Written by Jessica Morgan
The Voces por el Clima (Voices for Climate) exhibition opened today as part of the UN’s climate summit in Lima, Peru. Running through till 12 December it aims to educate visitors on the effects of climate change and what people can do to reduce their carbon footprint while conserving biodiversity.
|An installation made from plastic bottles and other rubbish|
collected from the sea
The exhibition is divided in to five zones: Forests, Mountains, Water and Oceans, Energy and Sustainable Cities. Through these it highlights initiatives from the Peruvian government, private sector and civil society.
The Mountain zone focuses on smallholder farmers in Peru. Voces de la Clima wants to address the challenges farmers face due to climate change. Indigenous peoples are a very important part of Peru's culture and the country relies heavily on the products they produce. Crops such as potatoes and maize, which are staple foods in Peru, are mostly grown by small farmers in the Andes.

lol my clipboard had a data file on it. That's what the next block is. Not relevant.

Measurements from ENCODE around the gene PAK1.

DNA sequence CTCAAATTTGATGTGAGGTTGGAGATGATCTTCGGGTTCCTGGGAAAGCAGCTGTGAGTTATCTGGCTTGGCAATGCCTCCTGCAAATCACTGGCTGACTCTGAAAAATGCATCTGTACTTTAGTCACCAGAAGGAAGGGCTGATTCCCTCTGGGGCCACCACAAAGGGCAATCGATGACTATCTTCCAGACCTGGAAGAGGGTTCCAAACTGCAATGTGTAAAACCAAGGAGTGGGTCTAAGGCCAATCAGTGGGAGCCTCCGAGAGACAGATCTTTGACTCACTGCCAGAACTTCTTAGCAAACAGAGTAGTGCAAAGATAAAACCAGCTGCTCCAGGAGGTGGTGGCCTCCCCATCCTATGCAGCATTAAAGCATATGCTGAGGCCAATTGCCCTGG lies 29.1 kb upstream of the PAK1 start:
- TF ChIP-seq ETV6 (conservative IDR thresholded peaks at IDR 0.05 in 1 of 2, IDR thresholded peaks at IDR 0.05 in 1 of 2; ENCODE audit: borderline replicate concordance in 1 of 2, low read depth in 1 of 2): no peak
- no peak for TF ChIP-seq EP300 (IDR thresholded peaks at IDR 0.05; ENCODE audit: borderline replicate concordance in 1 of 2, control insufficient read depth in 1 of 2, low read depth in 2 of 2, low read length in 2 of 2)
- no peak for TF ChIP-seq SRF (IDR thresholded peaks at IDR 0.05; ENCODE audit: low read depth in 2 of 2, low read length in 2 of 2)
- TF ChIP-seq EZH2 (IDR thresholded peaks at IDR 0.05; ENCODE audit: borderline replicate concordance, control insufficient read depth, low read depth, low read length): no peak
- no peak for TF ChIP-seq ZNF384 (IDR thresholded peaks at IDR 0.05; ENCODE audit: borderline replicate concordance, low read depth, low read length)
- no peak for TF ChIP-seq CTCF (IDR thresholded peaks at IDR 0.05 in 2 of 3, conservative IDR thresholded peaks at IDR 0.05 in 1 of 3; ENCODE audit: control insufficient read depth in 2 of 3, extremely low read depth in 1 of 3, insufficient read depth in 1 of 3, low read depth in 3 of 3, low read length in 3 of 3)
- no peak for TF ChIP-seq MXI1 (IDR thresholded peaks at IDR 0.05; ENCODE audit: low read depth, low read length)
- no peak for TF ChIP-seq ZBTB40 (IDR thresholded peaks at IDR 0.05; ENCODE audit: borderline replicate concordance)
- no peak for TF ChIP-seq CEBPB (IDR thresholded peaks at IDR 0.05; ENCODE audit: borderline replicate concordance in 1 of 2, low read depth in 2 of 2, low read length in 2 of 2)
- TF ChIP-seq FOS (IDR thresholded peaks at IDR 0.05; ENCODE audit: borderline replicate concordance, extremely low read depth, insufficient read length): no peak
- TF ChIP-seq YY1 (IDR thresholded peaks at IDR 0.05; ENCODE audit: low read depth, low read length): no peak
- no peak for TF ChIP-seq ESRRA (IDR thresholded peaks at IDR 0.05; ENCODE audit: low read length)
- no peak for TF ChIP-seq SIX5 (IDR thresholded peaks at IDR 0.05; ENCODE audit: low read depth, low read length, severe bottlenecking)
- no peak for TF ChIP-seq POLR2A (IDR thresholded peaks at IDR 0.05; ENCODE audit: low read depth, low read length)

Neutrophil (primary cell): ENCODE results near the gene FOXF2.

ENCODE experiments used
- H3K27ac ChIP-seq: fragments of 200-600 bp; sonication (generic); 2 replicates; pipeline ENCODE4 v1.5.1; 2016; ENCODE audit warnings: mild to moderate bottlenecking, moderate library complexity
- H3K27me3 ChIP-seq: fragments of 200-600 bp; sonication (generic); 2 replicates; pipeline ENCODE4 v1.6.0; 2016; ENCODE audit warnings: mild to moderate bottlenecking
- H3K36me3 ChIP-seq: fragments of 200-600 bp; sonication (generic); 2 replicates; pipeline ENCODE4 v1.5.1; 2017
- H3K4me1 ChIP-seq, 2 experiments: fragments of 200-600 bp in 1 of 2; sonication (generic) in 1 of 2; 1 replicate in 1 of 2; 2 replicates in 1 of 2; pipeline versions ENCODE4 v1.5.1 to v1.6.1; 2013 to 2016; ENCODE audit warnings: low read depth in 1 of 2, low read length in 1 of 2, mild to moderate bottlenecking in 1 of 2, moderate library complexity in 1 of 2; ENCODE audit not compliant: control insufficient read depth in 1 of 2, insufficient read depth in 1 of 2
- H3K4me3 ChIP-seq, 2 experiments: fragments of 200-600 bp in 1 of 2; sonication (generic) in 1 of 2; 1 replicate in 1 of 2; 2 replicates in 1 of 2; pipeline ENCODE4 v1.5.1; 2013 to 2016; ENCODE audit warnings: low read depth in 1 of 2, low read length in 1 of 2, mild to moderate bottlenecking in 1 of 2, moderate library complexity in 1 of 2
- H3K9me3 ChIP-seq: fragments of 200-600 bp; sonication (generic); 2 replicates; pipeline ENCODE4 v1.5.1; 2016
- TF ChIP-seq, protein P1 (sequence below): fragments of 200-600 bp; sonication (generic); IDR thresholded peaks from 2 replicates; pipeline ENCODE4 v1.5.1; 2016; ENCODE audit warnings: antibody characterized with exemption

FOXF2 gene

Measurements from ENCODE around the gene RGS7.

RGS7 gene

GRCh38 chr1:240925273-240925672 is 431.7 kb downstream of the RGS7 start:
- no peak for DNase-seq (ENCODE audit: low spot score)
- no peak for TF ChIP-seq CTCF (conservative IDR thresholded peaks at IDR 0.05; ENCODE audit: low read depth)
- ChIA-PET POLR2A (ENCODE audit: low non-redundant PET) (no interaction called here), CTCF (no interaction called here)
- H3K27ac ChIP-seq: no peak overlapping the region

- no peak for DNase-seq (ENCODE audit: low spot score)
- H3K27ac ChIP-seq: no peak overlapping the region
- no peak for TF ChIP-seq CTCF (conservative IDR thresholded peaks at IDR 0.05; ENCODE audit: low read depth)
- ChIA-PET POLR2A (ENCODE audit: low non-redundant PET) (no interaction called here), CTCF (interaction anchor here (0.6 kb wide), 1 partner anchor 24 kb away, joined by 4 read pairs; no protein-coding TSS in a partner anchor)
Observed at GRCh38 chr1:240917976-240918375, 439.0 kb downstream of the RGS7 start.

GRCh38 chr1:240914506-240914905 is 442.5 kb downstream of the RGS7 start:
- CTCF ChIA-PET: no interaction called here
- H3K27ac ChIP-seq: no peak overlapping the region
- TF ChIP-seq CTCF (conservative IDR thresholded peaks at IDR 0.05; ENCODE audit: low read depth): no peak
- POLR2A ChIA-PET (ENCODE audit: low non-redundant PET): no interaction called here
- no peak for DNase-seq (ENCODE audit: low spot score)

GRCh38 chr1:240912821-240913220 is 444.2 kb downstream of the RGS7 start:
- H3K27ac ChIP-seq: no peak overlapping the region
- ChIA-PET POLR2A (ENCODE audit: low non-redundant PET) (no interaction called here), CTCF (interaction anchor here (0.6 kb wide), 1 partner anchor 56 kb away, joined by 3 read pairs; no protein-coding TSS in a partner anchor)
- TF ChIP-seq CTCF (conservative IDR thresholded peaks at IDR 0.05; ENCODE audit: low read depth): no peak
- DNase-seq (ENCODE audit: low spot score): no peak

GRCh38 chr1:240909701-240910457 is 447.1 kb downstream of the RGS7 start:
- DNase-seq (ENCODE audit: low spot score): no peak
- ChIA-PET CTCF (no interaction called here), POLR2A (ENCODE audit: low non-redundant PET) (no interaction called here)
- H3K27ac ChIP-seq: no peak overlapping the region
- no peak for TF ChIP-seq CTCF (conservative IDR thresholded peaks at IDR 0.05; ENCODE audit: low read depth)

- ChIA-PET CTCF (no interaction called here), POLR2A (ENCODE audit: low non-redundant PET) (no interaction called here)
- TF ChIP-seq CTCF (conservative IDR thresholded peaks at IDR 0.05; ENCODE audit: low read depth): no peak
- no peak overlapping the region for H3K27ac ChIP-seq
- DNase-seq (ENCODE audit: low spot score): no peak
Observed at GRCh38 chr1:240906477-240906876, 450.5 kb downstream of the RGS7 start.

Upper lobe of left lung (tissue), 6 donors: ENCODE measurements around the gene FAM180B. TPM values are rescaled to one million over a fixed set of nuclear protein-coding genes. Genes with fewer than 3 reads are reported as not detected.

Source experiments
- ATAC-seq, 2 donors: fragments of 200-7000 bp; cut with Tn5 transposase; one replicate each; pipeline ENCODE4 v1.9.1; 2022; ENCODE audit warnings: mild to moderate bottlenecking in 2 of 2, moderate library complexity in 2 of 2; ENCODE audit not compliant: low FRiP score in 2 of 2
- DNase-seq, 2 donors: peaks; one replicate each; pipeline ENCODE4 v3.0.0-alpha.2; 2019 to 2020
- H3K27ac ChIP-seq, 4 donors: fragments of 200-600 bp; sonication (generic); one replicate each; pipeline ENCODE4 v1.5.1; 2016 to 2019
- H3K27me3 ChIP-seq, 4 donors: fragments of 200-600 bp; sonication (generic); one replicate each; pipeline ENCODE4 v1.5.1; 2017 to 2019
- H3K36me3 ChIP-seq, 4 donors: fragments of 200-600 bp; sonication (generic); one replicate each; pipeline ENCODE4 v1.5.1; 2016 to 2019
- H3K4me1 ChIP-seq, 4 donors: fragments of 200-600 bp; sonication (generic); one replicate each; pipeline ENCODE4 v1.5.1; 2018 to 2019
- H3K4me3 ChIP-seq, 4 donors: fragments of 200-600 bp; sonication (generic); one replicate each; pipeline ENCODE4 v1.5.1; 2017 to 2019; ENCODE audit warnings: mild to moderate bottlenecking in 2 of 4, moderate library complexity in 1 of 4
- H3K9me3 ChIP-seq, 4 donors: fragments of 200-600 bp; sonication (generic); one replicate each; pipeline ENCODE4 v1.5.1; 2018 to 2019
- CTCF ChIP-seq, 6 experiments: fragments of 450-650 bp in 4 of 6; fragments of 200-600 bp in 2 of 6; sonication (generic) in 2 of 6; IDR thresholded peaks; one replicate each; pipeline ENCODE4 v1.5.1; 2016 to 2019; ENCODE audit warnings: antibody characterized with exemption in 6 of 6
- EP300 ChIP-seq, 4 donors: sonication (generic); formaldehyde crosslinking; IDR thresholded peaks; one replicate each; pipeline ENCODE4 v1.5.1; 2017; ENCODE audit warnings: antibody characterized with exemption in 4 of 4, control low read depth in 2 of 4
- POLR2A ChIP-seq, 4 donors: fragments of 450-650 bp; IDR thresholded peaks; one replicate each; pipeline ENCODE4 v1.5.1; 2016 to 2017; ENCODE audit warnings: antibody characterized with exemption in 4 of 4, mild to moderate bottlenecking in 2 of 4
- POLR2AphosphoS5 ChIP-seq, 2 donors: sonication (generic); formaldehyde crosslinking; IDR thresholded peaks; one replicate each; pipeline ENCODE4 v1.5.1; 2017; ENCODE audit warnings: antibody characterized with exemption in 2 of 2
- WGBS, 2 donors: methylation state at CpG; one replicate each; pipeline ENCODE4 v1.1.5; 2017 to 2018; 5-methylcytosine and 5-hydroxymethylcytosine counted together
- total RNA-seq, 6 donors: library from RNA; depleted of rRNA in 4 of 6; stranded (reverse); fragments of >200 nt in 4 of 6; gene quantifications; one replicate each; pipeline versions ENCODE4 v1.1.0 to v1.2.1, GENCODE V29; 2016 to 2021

|A display showing the stories of some Smallholder Farmers|
from around the world.
One of the event organisers, Arasely Rojas, said: “Small farmers are very important in Peru. But there is not enough water, and the mountain lakes are running dry so the crops are not growing properly.”
Rojas explained that between 2,500 and 4,000 Peruvian farmers in the Andes are facing food insecurity due to climate change. Water scarcity is the main reason why crop yields are being depleted. IFAD believes that small farmers are key to providing food for our growing population in a sustainable way whilst also conserving biodiversity and promoting gender equality. IFAD's Adaptation for Smallholder Agriculture Program (ASAP) designs programmes to help smallholder farmers achieve these goals.